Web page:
Frankenstein broke into my boyhood consciousness like a thunderclap. I read it over a series of August afternoons in my parents’ living room in Santa Fe where, in the high summer, each day begins in dry heat and sunshine and ends in a rumbling electrical storm that arrives at 2 or 3 p.m. Perfect weather to read a moody, romantic masterpiece with at least two big scenes that take place in similar conditions.

I came to the book for the horror and weirdness, which it delivered, but stayed for the larger world it opened up to me. It was the first Great Book I ever read that I had just enough outside knowledge to glimpse its greatness. After that first page, when we’ve gone from the day-to-day details of the narrators life to soar over the polar regions and into interplanetary space, I was caught in an enchantment which didn’t let up until the final page.

Rereading it now, that first page seems like a portal into science fiction for all of Western literature. It’s also the start of a tale within a tale, which links Frankenstein to Scheherazade’s 1001 Nights. As a boy, I knew none of this. I was interested in the way that alchemy and early electrical science show up in the story. After a span of nearly four decades, I was not quite as as transported or transformed as I was in my first reading. But I am still in awe of this book. Here’s why.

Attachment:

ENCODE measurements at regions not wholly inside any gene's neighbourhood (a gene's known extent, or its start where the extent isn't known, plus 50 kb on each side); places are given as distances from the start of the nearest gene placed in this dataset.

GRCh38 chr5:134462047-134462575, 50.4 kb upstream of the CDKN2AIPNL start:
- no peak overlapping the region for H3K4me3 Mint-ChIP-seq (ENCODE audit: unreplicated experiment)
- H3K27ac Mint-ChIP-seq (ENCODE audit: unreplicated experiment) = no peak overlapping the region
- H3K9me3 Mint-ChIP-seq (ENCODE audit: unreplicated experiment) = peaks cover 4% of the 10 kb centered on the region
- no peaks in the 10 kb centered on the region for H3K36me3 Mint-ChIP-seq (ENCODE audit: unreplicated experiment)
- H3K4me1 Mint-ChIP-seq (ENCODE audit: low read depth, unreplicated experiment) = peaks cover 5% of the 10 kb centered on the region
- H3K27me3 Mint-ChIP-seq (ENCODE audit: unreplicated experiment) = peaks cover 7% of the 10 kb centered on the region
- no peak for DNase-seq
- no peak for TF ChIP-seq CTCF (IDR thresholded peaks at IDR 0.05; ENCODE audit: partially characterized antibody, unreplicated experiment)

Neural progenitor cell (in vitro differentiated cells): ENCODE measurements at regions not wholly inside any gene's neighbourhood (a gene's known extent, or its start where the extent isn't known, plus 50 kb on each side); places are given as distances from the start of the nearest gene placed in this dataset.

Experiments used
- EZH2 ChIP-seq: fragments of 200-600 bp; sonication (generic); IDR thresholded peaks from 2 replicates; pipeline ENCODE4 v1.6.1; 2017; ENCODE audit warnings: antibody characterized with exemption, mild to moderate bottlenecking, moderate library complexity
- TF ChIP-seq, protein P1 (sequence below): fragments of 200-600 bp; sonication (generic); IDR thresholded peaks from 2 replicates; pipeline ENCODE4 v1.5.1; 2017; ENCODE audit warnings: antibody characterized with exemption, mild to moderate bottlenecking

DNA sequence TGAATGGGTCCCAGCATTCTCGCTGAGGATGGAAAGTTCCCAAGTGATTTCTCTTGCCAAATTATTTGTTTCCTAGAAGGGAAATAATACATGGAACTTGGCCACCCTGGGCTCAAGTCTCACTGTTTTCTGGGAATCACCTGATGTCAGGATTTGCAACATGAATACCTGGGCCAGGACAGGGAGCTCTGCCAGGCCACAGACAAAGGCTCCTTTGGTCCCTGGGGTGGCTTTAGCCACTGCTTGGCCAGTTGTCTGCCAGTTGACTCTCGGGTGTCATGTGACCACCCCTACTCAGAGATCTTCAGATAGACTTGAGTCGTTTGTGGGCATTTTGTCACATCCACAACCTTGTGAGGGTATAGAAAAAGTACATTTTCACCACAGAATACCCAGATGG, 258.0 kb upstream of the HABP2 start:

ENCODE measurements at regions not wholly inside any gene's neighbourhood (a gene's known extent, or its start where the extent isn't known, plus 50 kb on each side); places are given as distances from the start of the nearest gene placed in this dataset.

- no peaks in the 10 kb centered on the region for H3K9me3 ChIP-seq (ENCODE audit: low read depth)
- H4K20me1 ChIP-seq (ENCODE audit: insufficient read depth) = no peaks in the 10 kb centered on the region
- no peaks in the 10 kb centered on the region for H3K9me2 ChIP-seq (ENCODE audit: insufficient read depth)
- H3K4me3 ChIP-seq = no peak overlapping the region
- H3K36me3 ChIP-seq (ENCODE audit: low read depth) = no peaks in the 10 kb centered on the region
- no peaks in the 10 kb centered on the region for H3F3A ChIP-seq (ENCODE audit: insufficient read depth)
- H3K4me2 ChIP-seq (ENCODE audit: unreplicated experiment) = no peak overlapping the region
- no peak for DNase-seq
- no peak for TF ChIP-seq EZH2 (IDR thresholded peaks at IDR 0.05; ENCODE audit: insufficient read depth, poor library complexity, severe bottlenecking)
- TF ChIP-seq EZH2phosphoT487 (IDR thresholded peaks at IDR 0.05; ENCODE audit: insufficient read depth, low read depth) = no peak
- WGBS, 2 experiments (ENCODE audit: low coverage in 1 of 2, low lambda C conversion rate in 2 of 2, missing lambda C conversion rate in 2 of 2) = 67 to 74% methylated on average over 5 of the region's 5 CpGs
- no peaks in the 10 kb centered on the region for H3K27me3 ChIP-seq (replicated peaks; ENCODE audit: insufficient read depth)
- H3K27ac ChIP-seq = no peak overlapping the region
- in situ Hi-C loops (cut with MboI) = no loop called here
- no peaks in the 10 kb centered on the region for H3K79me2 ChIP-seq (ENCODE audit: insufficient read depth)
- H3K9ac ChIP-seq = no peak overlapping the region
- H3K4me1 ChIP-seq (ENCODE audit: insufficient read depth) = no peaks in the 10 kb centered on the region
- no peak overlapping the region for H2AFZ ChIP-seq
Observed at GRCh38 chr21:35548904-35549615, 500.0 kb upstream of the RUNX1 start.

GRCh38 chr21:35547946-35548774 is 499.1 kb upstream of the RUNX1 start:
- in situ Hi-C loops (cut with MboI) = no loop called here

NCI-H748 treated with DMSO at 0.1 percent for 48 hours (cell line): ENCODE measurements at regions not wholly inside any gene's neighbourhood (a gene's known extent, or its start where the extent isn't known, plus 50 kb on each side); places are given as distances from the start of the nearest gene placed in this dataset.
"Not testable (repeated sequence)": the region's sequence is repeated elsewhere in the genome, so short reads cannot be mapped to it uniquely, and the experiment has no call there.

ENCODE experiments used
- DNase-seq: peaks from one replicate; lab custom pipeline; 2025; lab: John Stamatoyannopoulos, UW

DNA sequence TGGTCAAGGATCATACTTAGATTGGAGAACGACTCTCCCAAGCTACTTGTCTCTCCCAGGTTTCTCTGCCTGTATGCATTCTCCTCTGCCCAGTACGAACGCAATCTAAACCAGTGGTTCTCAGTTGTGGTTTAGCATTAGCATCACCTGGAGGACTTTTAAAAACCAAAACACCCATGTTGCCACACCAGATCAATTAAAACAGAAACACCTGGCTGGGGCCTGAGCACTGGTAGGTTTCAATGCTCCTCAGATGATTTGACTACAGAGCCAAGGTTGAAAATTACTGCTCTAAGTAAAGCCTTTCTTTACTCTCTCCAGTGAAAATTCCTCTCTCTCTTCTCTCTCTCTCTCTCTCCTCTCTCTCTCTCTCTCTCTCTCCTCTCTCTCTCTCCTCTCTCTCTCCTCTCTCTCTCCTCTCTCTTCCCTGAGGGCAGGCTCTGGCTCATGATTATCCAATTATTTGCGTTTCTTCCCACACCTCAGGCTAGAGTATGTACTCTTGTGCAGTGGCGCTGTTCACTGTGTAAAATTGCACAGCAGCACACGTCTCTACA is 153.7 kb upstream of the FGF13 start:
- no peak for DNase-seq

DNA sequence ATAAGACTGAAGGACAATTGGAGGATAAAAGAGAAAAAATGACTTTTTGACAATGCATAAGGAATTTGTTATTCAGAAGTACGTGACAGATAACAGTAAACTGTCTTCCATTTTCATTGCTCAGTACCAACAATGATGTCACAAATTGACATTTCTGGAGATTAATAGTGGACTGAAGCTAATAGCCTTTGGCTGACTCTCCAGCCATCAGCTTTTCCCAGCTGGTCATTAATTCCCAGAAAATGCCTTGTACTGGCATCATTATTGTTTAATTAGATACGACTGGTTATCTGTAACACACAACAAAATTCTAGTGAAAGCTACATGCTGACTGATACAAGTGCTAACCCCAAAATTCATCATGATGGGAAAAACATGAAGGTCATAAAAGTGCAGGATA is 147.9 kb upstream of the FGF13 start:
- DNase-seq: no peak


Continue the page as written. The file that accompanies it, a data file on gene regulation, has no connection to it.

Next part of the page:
It is a myth. Like Dracula, She, Peter Pan, or Sherlock Holmes, this book endures because it taps into something primal, deeper than any reader or even Shelly herself could understand. It’s about depression, unintended consequences, guilt, the loss of innocence, and the cosmic tradeoff of consciousness and free will–all at once. You can’t intend to write a story like this. You have to channel it like a sibyl (or like the sibyl that opens Shelley’s other masterpiece The Last Man).

It is also a nightmare. [SPOILERS] According to Gestalt therapy, you are everybody in your dreams. This could be true of Frankenstein. In an anticipation of Strange Case of Jekyll & Hyde, the creature is both a separate demon conjured by Victor the magician and also a projection of his own worst impulses. The monster is like a huge shadow of his creator, full of lust, resentment, and rage. Certain sequences feel like nightmares, like the time Victor spends in prison accused of murdering his best friend. I don’t know about you, but I can vividly remember dreams in which I know I’ve somehow committed a terrible crime, even though I have no memory of it.